Interestingly, Nehemiah also shows us that reading the law was not divorced from explaining its meaning. The Levites “read from the Book of the Law of God, making it clear and giving the meaning so that the people could understand what was being read.” This Law was so revered because it was given to God’s people as a sign of possession. Throughout the redemptive story we find the Moses that recorded it, David delighted in it, Jeremiah ate it, Jesus was it, Peter proclaimed the resurrection with it, Paul explained it, John saw it, and young Timothy was told above everything else to preach it! Expository preaching both biblically and theologically is the purest way to heed Paul’s call to “preach the Word…correct, rebuke, and encourage with great patience and careful instruction.”

Practically speaking there are numerous advantages and benefits to expository preaching. I like the list Vines and Shaddix provide in their book, “Power in the Pulpit.” First, preaching systematically through texts of Scripture is the greatest means to combat the growing trend among Christians toward biblical illiteracy. People do not know the God of the Bible because they do not know the Bible. Secondly, expository preaching holds two groups accountable in two ways. The preacher is held accountable to study if he commits treating each passage he preaches expositionally. Likewise, he is also held accountable to deal with the entire counsel of God’s word. He cannot pick and choose topics at will. Rather, he will be married to the subject of his chosen passage during both his preparation and his preaching. The congregation or audience is then in turn held accountable to hear the whole counsel of God’s word. Additionally, they are given no room to filter the message. By focusing on the passage, the preacher forces his hearers to make a choice. Obey God or disobey God. There is not liberty to say that a certain point is the preacher’s opinion or preference when he simply and faithfully preaches the text. In a broader sense, exposition also exposes people to God’s entire redemptive plan and the means to carry this plan out. In short, expository preaching helps the preacher promote God’s agenda for his people. Third, exposition alleviates the stress of deciding what to preach. Each week the preacher is well aware of the next section of Scripture within his series. His heart can then be focused on the task of proclaiming the text versus finding it. Fourth, preaching the Word faithfully creates hearers who demand the Word be preached faithfully. Once an individual or group grows accustomed to exposition they will not settle for anything less. Finally, and not surprisingly, this is appetite for the Word is a sign of spiritual growth and maturity. Jesus’ prayer recorded in John 17 clearly shows the relationship between God’s word and sanctification when He asks the Father to “sanctify them by the truth, your word is truth.” Expository preaching sets the tone, determines the direction, and feeds the saints of the church in a way unmatched by any other means. I have not only read this truth, I have experienced it firsthand.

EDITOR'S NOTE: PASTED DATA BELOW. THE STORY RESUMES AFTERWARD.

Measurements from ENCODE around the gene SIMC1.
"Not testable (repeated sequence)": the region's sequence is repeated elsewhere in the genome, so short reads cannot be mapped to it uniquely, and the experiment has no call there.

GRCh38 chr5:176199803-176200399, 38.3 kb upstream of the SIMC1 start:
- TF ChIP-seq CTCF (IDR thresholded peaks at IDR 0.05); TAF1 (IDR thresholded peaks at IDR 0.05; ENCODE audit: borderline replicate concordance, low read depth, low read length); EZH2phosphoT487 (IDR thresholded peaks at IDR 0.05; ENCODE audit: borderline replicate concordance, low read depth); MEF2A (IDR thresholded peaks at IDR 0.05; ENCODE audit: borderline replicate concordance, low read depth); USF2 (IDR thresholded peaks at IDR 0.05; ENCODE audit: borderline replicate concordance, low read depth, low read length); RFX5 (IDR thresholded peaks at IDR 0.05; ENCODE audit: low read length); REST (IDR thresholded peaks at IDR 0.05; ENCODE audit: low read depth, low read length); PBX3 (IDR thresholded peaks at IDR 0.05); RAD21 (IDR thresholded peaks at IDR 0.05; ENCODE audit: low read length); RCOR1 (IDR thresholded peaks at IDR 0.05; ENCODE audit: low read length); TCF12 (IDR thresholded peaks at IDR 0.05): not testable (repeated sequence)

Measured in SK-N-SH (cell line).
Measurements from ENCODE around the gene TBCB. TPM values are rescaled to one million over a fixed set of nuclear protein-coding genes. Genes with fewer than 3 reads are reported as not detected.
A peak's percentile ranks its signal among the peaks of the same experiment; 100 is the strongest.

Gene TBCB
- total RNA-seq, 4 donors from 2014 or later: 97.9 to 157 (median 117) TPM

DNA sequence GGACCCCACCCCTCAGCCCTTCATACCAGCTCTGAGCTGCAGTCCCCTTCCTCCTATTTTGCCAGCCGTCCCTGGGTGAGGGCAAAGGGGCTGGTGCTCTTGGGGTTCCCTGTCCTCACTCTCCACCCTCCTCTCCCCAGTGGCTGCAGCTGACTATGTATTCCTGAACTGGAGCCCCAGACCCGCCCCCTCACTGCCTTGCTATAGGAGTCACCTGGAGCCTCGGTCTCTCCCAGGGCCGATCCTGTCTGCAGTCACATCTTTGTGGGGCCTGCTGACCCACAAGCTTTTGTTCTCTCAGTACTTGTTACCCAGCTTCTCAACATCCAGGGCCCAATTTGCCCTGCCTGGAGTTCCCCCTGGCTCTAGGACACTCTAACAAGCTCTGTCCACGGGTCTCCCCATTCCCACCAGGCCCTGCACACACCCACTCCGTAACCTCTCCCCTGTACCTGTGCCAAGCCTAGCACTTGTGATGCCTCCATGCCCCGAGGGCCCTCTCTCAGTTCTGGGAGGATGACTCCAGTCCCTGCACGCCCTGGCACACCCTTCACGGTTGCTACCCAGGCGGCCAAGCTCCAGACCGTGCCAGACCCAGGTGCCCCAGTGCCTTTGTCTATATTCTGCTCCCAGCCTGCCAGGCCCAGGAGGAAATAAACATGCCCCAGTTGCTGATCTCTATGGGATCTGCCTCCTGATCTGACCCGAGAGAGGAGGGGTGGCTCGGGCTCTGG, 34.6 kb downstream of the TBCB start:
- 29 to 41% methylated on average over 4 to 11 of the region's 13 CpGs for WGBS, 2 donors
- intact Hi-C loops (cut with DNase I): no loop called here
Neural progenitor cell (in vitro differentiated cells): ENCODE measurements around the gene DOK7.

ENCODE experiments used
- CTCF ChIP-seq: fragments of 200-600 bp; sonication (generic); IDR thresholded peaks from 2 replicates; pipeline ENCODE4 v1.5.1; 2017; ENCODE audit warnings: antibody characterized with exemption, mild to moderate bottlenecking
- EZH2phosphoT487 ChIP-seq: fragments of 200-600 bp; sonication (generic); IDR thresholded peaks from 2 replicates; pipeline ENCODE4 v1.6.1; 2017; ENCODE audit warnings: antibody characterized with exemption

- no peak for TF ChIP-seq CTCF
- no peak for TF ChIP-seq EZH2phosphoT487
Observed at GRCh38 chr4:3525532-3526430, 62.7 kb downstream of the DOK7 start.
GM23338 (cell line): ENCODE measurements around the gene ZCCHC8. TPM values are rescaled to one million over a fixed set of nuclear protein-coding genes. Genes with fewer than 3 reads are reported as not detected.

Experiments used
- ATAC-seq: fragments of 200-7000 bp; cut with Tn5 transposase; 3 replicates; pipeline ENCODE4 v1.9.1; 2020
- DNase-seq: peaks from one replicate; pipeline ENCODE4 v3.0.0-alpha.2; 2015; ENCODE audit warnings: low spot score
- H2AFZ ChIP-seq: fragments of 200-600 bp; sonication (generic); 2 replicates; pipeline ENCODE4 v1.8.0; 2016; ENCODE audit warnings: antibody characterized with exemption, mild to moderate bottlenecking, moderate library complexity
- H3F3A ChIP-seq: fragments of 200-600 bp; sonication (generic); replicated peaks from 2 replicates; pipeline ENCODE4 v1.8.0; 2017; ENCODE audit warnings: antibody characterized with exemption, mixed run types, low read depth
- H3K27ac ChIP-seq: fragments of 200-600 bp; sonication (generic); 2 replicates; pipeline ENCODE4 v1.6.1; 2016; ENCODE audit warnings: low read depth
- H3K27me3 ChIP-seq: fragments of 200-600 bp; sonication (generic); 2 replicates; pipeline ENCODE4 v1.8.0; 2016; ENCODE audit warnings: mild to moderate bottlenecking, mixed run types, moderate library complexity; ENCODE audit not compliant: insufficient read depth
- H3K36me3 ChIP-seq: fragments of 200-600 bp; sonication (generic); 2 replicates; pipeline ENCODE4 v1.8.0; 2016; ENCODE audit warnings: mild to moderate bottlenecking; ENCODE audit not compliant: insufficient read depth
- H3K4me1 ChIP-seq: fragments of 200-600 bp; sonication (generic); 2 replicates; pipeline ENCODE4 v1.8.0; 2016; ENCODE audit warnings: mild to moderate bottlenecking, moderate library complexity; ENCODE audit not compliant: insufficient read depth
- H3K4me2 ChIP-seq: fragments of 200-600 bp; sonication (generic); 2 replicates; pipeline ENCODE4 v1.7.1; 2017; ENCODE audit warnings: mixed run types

Where are we today?

Describing the status of expository preaching in our culture requires a mixed response. To my knowledge, there are no statistics to show how many pastors actually engage in preaching that is authentically expositional in nature. However, if one truly believes biblical exposition to be a primary ingredient to church health the reality become obvious. We have lost many of our pulpits. Many who ardently propagate the methods of the church growth movement assert that churches are shrinking because they are not connecting. I agree that struggling or unhealthy churches do have a problem of connection. I would just clarify that it is not just a lack of connection with a lost world. Many have lost their connection with God. Carrying this premise one step further, I am convinced that the greatest way to connect God’s people to their Master is through His Word. Likewise, connection with God through His Word is accomplished most beautifully and effectively through preaching. And preaching most faithfully is done expositionally.

On an encouraging note, all is not gloom and doom. My own observations have shown a renewed interest in expository preaching among young pastors. Some of this is no doubt linked to the popularity theology study has gained along with the conservative resurgence within evangelical denominations like the Southern Baptist Convention. The doctrinal debates over the authority and infallibility of Scripture have had effects on how biblical passages are interpreted and treated within the preaching event. I am convinced God loves his church and will not allow her to starve. It is my prayer that He is raising up a new generation of leaders who break the bread of life with bold assurance in the method of exposition.

  1. James W. Thompson, Preaching Like Paul: Homiletical Wisdom for Today (Louisville, Kentucky: Westminster John Knox Press, 2001), 51.